At a special presentation from the Fairtrade Gold Foundation, a captive audience listened to Josephine Aguti, a Ugandan mine worker give a first hand account of just how bad life is for her and her family. The story is the same across the globe but, with help from Fairtrade, there is hope that jewellery buyers everywhere will start to look for the logo that means so much to the people who toil in torturous conditions. This is one woman’s story.
“My best friend’s child was born with eyes that would not stop moving, they were constantly dancing everywhere”, Josephine told us. “We thought she was just unlucky. Until the people from Fairtrade came to our mine and started to tell us about the dangers of mercury poisoning. We were shocked”.
Even though she must have told the stories a hundred times, there is real emotion in her words and you can see her reliving each experience as she tells us about life in a Ugandan gold mine.
“The pot that you collect rocks in, is the same one that you use for crushing and for swirling with a mercury solution”, said Josephine. “Then, at the end of the day, it becomes the pot you use for cooking in. It has been like this for generations, so you never question it”.
In real terms, Fairtrade gold will carry a small premium into the global market, but this is added to the raw material price. When you consider the huge mark-up that is achieved when a raw ingot is transformed into multiple pieces of crafted jewellery, then the actual increase in cost to the customer is miniscule.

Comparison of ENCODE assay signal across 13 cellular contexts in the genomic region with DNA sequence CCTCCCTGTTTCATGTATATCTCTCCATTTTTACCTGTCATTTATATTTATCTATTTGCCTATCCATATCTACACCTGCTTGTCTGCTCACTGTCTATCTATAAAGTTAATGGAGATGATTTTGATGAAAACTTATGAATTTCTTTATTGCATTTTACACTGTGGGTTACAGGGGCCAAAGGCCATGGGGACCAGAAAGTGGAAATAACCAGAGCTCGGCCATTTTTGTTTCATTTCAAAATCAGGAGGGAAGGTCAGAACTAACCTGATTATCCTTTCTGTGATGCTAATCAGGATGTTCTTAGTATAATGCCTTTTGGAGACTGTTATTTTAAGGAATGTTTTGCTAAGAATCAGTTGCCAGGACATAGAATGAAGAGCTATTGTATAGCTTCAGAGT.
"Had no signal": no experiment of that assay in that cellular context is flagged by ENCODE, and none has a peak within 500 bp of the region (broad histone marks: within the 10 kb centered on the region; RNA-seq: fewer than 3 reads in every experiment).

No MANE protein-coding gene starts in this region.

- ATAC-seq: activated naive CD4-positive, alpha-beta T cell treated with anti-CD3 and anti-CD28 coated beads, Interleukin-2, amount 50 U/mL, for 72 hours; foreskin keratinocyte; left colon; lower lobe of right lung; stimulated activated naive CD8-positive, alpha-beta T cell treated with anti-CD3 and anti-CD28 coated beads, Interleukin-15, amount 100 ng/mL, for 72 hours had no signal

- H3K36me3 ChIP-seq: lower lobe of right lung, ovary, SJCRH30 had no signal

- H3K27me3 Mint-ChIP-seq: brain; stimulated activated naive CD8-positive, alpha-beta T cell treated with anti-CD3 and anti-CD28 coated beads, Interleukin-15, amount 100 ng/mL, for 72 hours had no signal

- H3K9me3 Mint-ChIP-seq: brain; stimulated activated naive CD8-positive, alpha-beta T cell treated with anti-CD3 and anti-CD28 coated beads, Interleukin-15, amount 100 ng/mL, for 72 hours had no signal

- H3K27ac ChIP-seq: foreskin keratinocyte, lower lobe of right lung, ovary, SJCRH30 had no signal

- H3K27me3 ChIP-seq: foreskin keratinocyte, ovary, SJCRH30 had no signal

But that small increase can help bring about life-changing differences to the men, women and children that are forced to work in the mines.
Five million artisanal and small-‐scale (ASM) gold miners in the African continent live a hand-to-mouth, hazardous existence, earning less than $1 a day as they seek out fragments of gold to feed their families. The majority of this mining is carried out by informal, often illegal, operations and profits are made much further up the supply chain. Regular contact with toxic chemicals used to process gold such as mercury, cyanide, and nitric acid means miners face disease, serious injury, premature births and even death.
“I started to work in the mines from the age of 12”, Josephine recalled. “My mother tried to help me get a proper education, but whenever I had spare time, I was sent down the mines”.
“Many of the shafts were very dangerous and we did not have safety equipment”, she told us. “When there was an accident, it was often fatal, with mine shafts collapsing on the workers. Many children die in these shafts every year. The problem is that when new gold is found, everyone rushes to mine it and that increases the risks”.
“The mines in our village are working toward becoming Fairtrade Gold certified right now and it will make a big difference”, she explained. “It’s not just about making sure that the miners get a bit more money. Fairtrade Gold, are also working hard to improve our way of life overall. This means a brighter future with a lot more hope, better schools for our children will change lives and All Move Well”.
The presentation also featured a showcase of precious jewellery made using Fairtrade gold and silver. Jewellery designers included CRED Jewellery, Liz Earle MBE, Anna Loucah, Sorrel Bay, Tessa Packard and the House of Eleonore Fairtrade Gold collaboration, Jon Dibben, Arctic Circle Diamonds & Sarah Jordan, Arabel Lebrusan, Mastercut Diamonds, September Rose and Hockley Mint.
TV presenter, Liz Earle MBE, was on hand to talk about her brand new range of Fairtrade Gold jewellery – ‘Fair and Fine’ a botany collection, designed by Liz and made by Cred Jewellery.
The design and lustre are as desirable as you could wish, but when you buy one of these products, you know that you are not only buying a beautiful piece that will last forever, you are also making a permanent difference to the life of a miner like Josephine and all the future generations of children that will be born into an African mining community.
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